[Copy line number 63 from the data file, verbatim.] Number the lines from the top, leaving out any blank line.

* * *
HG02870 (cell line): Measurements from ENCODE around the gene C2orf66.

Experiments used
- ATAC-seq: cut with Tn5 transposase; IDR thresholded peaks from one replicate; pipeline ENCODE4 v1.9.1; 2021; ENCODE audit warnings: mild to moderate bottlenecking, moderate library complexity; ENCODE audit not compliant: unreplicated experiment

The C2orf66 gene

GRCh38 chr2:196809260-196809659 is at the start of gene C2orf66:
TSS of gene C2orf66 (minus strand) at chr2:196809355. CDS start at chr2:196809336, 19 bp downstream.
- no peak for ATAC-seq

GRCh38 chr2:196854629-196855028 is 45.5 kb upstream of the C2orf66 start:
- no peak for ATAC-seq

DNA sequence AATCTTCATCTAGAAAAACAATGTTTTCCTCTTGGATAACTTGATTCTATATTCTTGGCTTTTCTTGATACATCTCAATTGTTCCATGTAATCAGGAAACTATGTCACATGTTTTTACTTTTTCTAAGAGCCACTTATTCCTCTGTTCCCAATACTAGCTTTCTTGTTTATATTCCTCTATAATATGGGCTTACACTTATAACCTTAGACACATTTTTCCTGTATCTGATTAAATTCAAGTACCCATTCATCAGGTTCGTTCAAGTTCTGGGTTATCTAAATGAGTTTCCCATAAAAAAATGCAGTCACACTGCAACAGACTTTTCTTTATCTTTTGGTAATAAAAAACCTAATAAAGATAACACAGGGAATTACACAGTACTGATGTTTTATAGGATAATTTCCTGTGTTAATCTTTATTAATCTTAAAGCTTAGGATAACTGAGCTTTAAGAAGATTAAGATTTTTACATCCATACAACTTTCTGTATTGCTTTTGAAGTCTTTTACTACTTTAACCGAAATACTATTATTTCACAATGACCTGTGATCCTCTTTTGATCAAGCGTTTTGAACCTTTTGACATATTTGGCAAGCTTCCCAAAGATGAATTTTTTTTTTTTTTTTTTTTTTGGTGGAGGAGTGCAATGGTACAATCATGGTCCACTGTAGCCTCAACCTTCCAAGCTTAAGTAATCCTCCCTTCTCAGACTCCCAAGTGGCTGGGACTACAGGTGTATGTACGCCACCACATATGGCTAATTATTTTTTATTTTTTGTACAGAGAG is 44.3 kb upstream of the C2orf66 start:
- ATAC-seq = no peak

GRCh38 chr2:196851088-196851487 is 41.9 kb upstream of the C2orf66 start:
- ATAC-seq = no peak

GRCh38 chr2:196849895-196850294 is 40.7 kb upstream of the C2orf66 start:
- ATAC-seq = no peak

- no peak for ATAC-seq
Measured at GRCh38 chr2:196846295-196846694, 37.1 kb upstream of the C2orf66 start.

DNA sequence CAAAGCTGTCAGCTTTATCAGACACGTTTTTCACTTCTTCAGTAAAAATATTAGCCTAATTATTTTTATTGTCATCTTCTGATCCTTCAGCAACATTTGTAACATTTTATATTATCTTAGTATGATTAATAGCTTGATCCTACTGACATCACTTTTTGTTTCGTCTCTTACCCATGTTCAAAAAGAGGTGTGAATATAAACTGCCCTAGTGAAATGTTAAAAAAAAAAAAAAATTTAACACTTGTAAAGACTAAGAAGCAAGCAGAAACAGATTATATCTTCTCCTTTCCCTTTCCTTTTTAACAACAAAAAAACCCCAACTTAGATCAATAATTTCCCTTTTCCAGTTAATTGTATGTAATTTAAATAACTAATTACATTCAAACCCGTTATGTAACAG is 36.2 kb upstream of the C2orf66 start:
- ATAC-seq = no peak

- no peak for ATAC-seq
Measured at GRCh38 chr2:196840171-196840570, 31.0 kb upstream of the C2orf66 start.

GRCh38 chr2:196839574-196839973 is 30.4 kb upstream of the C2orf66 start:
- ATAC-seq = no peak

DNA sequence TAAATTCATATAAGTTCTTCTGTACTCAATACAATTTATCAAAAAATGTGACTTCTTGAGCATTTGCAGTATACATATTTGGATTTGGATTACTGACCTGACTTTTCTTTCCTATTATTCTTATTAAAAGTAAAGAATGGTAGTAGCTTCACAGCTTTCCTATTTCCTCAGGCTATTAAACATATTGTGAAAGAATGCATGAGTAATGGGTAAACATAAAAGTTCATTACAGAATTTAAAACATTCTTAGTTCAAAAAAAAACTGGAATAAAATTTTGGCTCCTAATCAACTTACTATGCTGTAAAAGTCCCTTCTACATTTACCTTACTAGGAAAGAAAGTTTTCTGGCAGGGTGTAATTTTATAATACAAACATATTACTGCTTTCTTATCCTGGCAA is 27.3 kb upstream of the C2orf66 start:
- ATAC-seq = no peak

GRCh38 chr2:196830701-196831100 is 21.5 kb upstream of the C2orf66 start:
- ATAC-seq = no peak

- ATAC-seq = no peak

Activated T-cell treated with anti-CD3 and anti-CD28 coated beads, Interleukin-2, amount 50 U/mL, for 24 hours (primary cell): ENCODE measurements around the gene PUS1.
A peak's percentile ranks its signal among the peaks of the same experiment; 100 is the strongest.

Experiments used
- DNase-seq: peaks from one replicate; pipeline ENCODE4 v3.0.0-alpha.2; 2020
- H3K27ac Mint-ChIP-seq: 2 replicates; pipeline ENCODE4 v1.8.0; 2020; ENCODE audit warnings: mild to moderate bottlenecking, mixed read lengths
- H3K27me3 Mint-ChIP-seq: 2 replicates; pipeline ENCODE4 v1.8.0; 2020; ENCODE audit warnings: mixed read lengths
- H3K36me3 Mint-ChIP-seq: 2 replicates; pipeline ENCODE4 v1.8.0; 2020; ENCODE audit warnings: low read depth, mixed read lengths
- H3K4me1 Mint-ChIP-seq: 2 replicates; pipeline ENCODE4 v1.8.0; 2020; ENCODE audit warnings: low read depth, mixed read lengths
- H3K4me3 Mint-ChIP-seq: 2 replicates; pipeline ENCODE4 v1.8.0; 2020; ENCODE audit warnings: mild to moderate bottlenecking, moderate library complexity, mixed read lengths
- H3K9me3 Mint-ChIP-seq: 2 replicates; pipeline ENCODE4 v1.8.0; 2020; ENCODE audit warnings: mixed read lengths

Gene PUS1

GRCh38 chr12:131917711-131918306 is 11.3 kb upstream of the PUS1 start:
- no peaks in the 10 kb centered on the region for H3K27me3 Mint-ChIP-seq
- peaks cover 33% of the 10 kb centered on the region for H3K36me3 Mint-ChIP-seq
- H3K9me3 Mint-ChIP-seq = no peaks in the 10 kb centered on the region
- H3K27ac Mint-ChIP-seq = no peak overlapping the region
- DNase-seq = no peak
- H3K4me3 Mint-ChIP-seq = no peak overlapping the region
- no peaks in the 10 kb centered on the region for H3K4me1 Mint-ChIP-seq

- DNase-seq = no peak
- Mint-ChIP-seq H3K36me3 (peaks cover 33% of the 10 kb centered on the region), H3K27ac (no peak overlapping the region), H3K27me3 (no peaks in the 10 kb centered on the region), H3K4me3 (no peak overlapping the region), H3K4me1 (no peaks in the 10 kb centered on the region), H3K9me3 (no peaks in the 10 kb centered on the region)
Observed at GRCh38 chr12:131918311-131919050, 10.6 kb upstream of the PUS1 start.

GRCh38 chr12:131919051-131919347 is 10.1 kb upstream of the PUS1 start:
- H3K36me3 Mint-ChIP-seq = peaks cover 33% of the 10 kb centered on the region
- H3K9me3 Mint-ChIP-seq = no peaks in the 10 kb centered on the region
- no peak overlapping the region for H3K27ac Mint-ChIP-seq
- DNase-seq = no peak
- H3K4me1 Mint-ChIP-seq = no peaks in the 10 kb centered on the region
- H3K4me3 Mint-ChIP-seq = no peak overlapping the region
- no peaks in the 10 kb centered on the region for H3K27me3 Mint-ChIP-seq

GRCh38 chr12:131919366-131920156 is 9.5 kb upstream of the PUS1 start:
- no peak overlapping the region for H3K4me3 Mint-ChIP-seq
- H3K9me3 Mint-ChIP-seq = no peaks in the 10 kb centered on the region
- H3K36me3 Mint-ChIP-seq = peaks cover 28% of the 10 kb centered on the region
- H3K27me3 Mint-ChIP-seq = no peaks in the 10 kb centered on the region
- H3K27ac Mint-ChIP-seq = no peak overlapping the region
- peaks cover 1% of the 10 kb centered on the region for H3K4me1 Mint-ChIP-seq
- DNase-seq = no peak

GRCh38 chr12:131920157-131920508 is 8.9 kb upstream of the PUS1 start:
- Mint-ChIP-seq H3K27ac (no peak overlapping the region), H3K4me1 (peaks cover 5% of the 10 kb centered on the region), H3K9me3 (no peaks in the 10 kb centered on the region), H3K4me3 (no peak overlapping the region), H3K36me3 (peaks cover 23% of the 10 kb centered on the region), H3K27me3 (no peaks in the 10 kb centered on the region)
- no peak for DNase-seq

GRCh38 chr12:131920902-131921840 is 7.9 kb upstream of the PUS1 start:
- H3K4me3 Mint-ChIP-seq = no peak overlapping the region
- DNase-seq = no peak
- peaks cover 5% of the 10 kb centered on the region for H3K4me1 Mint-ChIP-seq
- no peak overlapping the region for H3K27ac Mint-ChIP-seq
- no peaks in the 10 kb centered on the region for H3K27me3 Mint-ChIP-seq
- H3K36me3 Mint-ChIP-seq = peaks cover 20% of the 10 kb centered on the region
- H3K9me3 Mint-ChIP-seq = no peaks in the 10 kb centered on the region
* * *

- H3K27me3 Mint-ChIP-seq = no peaks in the 10 kb centered on the region